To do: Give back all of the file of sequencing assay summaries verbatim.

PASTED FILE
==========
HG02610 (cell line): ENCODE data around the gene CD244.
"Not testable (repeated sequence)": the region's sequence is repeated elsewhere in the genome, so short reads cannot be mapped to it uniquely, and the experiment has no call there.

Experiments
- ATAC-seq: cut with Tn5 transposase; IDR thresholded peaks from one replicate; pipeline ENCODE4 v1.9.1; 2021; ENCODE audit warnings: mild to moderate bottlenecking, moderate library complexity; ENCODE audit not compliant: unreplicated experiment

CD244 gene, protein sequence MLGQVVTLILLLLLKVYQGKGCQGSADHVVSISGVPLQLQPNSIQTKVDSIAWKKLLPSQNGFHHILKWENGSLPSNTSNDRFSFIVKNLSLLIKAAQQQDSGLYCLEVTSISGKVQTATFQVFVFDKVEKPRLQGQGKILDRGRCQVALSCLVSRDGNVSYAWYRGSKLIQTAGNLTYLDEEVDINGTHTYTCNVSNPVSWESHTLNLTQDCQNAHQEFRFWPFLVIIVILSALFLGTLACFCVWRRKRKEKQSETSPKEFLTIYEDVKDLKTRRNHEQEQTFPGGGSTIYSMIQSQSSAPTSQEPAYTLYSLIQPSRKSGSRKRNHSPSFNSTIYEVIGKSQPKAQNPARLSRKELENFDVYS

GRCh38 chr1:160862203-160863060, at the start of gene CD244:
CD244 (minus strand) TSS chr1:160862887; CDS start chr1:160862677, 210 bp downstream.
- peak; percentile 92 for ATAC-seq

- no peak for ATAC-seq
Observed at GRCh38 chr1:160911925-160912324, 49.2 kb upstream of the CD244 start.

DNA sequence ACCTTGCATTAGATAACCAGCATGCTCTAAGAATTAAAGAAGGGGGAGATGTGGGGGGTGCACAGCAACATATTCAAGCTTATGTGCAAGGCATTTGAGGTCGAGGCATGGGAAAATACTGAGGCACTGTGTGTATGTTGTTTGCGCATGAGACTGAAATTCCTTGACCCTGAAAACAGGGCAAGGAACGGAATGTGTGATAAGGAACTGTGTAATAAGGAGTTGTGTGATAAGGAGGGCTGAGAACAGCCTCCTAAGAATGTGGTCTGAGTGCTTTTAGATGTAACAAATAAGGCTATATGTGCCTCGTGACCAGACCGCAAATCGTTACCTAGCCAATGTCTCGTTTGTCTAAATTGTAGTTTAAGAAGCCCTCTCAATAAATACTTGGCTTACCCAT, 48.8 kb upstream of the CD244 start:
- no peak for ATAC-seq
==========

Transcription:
HG02610 (cell line): ENCODE data around the gene CD244.
"Not testable (repeated sequence)": the region's sequence is repeated elsewhere in the genome, so short reads cannot be mapped to it uniquely, and the experiment has no call there.

Experiments
- ATAC-seq: cut with Tn5 transposase; IDR thresholded peaks from one replicate; pipeline ENCODE4 v1.9.1; 2021; ENCODE audit warnings: mild to moderate bottlenecking, moderate library complexity; ENCODE audit not compliant: unreplicated experiment

CD244 gene, protein sequence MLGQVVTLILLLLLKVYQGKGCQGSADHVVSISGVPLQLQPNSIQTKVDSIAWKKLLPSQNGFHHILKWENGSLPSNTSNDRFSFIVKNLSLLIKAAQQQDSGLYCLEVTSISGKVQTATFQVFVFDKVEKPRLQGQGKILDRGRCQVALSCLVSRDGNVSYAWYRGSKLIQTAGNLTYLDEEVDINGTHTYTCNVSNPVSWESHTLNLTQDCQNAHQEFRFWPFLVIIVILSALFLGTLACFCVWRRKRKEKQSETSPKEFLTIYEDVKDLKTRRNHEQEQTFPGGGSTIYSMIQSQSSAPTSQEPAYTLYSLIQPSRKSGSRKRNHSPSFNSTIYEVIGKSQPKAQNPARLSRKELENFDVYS

GRCh38 chr1:160862203-160863060, at the start of gene CD244:
CD244 (minus strand) TSS chr1:160862887; CDS start chr1:160862677, 210 bp downstream.
- peak; percentile 92 for ATAC-seq

- no peak for ATAC-seq
Observed at GRCh38 chr1:160911925-160912324, 49.2 kb upstream of the CD244 start.

DNA sequence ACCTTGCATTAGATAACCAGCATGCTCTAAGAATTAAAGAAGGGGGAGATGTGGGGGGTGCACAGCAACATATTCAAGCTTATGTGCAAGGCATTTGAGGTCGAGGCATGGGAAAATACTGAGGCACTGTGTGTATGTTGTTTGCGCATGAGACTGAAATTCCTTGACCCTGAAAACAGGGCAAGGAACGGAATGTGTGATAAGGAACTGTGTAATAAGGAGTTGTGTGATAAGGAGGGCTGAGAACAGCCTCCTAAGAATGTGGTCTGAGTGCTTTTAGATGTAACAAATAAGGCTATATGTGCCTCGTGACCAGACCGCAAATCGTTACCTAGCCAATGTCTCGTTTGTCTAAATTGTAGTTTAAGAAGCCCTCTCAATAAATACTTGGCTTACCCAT, 48.8 kb upstream of the CD244 start:
- no peak for ATAC-seq